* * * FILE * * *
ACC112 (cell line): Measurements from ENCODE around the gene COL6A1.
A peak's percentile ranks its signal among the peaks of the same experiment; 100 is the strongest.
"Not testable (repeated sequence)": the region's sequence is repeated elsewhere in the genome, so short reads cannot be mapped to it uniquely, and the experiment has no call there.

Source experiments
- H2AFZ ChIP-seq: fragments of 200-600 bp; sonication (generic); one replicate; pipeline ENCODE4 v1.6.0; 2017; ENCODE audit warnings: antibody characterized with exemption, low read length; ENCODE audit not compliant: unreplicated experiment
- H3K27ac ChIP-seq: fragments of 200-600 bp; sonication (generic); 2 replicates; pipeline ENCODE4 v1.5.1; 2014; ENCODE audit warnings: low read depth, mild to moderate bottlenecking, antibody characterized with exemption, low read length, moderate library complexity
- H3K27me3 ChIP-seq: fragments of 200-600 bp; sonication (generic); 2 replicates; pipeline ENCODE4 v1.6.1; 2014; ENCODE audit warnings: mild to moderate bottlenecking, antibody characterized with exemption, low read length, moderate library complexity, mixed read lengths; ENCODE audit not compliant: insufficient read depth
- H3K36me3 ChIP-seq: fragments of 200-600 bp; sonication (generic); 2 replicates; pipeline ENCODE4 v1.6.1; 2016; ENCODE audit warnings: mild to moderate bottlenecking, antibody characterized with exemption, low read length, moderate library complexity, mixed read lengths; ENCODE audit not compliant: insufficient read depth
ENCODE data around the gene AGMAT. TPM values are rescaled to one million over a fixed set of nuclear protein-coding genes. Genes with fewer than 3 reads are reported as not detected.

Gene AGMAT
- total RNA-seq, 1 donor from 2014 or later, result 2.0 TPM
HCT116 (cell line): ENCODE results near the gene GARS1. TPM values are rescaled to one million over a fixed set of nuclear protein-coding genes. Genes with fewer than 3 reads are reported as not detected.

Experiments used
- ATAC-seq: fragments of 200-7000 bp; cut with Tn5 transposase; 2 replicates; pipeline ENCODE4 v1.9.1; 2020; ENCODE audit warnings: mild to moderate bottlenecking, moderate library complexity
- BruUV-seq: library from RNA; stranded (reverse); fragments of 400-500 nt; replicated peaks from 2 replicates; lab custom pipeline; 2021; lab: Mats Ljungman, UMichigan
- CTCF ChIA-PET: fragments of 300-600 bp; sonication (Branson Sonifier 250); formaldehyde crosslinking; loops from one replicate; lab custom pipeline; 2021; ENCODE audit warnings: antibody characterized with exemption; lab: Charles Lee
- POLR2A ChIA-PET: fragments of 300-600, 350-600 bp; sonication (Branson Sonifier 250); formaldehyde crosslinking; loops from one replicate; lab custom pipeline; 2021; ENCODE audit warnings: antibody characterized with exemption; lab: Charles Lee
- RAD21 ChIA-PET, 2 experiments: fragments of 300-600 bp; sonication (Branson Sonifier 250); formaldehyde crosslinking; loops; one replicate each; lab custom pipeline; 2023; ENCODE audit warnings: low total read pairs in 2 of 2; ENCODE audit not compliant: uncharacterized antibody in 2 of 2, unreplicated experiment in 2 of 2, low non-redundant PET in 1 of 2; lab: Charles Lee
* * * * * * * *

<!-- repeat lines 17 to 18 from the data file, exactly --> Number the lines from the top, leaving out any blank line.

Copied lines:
- POLR2A ChIA-PET: fragments of 300-600, 350-600 bp; sonication (Branson Sonifier 250); formaldehyde crosslinking; loops from one replicate; lab custom pipeline; 2021; ENCODE audit warnings: antibody characterized with exemption; lab: Charles Lee
- RAD21 ChIA-PET, 2 experiments: fragments of 300-600 bp; sonication (Branson Sonifier 250); formaldehyde crosslinking; loops; one replicate each; lab custom pipeline; 2023; ENCODE audit warnings: low total read pairs in 2 of 2; ENCODE audit not compliant: uncharacterized antibody in 2 of 2, unreplicated experiment in 2 of 2, low non-redundant PET in 1 of 2; lab: Charles Lee